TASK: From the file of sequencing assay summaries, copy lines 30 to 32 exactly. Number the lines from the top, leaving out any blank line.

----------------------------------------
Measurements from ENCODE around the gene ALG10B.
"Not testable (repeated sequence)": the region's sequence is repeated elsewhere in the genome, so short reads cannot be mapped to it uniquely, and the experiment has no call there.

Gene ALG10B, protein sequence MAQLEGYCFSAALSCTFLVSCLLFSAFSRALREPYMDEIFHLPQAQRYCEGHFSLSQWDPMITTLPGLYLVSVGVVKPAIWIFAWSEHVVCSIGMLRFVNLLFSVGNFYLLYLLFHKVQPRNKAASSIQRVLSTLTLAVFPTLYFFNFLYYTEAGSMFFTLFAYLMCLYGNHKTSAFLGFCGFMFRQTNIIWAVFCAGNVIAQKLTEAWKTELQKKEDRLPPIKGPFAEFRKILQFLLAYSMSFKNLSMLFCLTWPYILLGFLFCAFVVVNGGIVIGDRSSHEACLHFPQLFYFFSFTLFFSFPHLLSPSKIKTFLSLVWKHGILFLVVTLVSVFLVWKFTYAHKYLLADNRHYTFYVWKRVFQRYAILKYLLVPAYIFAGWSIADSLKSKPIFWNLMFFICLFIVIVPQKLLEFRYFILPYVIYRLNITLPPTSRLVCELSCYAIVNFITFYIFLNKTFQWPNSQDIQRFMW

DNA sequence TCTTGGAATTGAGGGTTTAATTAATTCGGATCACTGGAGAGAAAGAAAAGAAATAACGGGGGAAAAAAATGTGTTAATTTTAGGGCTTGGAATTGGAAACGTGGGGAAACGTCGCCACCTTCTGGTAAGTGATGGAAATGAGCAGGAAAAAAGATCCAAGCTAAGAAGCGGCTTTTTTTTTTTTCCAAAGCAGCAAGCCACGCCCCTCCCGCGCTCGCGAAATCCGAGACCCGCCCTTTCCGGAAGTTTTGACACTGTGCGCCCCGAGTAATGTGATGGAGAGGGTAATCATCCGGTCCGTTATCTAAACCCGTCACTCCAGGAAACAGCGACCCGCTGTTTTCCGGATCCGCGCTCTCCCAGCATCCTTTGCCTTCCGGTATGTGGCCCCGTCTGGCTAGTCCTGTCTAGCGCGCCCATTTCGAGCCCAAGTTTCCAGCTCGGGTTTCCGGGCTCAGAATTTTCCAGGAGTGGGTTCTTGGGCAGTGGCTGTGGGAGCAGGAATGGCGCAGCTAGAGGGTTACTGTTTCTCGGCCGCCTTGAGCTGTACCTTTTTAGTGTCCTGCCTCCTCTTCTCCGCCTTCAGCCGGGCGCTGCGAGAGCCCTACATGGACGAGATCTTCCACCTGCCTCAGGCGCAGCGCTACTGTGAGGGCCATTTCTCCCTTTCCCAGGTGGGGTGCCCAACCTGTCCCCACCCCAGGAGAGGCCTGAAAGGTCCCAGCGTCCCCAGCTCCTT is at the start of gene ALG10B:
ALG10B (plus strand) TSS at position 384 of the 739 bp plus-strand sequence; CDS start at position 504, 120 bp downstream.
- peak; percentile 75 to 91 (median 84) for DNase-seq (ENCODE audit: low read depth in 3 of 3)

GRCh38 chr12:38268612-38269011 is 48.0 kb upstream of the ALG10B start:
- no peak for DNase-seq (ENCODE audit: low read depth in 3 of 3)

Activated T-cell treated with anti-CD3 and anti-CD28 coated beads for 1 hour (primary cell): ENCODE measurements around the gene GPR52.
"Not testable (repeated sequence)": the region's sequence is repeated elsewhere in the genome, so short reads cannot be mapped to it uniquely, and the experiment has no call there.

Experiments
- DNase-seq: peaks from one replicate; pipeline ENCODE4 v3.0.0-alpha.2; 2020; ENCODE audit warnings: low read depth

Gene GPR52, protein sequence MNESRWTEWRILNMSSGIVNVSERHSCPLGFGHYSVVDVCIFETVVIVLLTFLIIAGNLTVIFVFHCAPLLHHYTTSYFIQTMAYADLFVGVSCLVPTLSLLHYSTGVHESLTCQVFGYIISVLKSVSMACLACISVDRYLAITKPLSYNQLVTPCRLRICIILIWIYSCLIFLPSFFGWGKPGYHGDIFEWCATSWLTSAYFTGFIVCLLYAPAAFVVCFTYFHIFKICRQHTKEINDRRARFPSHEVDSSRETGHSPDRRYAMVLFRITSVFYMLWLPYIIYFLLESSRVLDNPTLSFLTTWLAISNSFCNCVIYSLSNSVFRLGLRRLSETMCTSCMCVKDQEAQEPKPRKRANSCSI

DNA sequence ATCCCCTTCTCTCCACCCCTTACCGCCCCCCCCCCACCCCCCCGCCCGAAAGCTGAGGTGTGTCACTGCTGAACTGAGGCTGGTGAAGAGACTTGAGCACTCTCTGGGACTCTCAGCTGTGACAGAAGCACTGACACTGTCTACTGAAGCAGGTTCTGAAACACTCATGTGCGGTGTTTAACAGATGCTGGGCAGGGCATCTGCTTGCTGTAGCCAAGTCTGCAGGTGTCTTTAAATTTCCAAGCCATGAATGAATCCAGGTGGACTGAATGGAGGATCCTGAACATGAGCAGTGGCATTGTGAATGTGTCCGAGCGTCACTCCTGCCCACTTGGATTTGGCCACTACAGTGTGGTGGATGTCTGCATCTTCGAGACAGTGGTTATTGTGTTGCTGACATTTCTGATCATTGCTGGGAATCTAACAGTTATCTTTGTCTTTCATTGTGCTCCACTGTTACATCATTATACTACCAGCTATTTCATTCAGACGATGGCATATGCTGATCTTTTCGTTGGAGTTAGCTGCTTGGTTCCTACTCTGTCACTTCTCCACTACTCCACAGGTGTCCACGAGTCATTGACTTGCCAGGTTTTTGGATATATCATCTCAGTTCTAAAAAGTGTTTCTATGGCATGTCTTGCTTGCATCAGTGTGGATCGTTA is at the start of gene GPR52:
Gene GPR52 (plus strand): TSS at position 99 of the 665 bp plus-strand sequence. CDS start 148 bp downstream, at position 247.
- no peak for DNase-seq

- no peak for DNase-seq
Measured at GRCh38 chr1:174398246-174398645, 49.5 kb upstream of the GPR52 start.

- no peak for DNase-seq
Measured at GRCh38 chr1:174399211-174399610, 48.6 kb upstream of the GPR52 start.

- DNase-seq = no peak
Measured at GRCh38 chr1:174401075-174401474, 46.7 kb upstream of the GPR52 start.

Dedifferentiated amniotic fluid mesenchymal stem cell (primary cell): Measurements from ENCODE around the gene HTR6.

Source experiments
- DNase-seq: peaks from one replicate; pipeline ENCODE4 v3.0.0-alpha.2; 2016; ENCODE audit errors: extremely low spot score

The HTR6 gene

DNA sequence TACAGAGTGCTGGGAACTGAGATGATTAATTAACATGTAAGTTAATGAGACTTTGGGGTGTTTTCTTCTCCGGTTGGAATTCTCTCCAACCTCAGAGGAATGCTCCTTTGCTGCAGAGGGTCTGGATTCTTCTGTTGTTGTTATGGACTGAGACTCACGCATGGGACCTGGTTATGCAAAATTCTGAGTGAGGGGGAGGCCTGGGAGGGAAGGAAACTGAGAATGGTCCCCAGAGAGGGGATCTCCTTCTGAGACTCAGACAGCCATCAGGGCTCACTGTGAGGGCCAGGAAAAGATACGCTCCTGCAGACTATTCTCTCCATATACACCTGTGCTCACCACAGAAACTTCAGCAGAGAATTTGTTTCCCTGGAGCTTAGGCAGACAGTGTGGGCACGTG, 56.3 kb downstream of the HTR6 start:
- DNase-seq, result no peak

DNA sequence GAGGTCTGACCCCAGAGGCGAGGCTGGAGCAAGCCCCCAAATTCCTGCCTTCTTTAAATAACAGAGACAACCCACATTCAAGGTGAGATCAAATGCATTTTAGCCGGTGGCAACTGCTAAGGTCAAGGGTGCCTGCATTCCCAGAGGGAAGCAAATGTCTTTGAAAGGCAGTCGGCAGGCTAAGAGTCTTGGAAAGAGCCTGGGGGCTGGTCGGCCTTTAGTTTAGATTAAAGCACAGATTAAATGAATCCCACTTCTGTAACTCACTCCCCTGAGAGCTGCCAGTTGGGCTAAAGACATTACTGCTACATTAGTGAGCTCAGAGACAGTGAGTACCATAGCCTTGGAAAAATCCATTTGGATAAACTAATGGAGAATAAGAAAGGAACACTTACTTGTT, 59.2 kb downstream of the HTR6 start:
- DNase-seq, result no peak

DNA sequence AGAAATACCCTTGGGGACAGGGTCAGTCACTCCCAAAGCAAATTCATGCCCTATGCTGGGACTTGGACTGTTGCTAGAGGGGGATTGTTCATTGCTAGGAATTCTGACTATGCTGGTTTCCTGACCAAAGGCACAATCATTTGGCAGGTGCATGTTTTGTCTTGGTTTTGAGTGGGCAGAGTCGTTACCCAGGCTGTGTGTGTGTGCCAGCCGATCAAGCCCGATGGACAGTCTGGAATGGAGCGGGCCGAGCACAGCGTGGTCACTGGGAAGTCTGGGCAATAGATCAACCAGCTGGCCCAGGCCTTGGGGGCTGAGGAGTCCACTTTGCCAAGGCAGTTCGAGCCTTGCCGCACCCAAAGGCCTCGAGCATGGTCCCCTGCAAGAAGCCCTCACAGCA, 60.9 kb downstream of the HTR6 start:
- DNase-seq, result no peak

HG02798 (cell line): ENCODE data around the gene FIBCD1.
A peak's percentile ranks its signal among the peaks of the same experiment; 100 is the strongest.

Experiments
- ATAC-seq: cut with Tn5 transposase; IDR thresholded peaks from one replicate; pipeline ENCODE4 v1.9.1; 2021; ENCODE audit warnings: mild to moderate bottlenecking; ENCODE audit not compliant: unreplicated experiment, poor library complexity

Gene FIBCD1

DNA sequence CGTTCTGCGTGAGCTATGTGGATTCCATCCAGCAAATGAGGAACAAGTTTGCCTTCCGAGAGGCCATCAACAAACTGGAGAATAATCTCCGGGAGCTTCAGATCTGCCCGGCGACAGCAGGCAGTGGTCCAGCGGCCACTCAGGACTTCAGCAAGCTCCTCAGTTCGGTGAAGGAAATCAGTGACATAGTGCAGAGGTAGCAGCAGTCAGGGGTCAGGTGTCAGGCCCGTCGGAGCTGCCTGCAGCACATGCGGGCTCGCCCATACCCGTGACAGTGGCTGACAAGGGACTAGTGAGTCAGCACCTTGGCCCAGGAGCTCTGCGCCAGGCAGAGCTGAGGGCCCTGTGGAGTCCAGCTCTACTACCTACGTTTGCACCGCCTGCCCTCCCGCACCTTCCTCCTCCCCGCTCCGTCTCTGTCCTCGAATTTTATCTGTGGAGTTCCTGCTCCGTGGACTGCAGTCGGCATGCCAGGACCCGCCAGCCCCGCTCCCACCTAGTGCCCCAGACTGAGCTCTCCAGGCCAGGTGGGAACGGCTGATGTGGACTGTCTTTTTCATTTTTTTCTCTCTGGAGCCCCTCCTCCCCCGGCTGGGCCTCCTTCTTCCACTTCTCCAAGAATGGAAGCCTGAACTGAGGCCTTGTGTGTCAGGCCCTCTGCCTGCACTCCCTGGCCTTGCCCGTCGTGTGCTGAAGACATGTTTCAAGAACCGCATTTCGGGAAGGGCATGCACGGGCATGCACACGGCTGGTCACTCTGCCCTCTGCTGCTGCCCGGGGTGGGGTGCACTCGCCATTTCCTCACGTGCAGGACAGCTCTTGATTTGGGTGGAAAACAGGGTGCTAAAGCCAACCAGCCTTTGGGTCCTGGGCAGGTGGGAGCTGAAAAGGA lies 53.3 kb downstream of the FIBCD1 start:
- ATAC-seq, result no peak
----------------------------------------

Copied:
- DNase-seq, result no peak

DNA sequence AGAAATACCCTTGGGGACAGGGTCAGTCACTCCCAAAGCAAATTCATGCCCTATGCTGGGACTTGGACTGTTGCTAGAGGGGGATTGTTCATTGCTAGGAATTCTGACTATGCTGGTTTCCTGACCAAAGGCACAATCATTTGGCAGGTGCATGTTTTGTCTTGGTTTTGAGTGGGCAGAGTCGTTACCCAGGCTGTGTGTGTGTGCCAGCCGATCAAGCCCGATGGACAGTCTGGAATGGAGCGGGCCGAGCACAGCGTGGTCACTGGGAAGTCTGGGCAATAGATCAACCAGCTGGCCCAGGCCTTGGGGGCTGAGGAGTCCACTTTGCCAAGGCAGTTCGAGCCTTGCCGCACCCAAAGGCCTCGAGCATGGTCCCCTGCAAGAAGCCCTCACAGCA, 60.9 kb downstream of the HTR6 start:
- DNase-seq, result no peak